We recently had our office space at the company I work for completely remodeled. It's all very nice and slick and light and airy. You know, the new fad of work "pods" that make you yearn for the solitude of a cube…yeah, those. So, while it's a definite improvement on the years-old shabby office with corpse grey walls, there isn't one single place, in the whole suite, to hang a coat.
I realize it's now spring this week and that's not a huge deal at the moment, but we moved at the end of January and I had to commandeer a chair from the conference room as a place to dump my lunch cooler and my coat.
Anyway, it got me to plotting a coat rack of some sort for the office. In the old one, I just screwed a hook to the wall of my shared office, but there are no walls now. I am close to some windows. I guess I could screw a hook to the window frame, but the building people would probably have heart failure.
Turning to the Internet, that great waster of time, I found something that I liked: Gustav Stickley’s No. 53 Double Costumer. To the right is a photo of an original. It was made between 1910 and 1925 and probably cost like $3. These days an original, when it comes onto the secondary market gets around $3300 at auction. Reproductions from the current owner of the Stickley IP run $1600 when they get around to making a couple, which seems to be rare.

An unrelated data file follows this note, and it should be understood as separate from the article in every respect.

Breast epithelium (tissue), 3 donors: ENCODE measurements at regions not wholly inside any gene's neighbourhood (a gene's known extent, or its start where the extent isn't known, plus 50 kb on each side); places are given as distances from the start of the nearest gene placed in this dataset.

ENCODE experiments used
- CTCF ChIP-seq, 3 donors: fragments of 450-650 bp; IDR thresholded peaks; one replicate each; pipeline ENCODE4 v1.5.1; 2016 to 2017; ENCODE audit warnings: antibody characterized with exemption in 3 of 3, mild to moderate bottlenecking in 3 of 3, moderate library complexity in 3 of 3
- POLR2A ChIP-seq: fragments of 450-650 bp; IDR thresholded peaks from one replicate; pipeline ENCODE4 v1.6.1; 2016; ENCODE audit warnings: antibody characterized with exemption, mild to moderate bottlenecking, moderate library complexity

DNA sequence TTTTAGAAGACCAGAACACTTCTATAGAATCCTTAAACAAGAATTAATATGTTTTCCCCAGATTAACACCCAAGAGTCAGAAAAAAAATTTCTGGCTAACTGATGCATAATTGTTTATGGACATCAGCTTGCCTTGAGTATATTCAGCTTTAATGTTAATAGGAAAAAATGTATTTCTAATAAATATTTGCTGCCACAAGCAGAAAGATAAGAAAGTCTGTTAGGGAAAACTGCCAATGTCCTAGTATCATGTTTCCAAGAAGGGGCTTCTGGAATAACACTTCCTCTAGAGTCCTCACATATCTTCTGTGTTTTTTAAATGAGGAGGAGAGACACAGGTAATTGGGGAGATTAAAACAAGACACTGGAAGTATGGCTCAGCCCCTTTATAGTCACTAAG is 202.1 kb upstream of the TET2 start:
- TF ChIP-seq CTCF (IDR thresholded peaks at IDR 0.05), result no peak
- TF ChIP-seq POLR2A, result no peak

Luckily, I have oak, some measurements and a source for reproduction Stickley coat hooks. Since this is well within my skill set, I don't need to waste bandsaw money (see below) to have one of these babies.
To wit, the other photo is the rough cut of the feet of my reproduction which I started today since the bed crap was finally off my table saw (a.k.a. the finishing table). Happily, my newish (last year) Laguna bandsaw made short work of the nearly 2" thick red oak blanks. It cuts so smoothly and effortlessly, made following these curves really easy. While it cost a bit more than a repro coat rack, it's a lot more versatile.
I brought my completed Costumer to the office today. First, I shot a few pictures against the only blank wall in the suite and then took a shot of it in situ near my desk (which is to the right of the frame).
Some of my coworkers were suitably impressed and quite complementary, which is very nice of them. One of them is savvy enough to know what custom furniture costs. He's quite intrigued and is still thinking about whether he wants it bad enough to ask. He's right to need to think about it. Even though he isn't interested in oak, it won't be cheap.
It's not a terribly complex project. After all, it's 6 boards. But it rewards care taken in the exposed joinery. I love the Stickley style and will eventually make more items, but I am not interested in producing this one.
I have a stack of medieval chairs I wish to make in a number of different forms. And the basement rehab projects, and, and...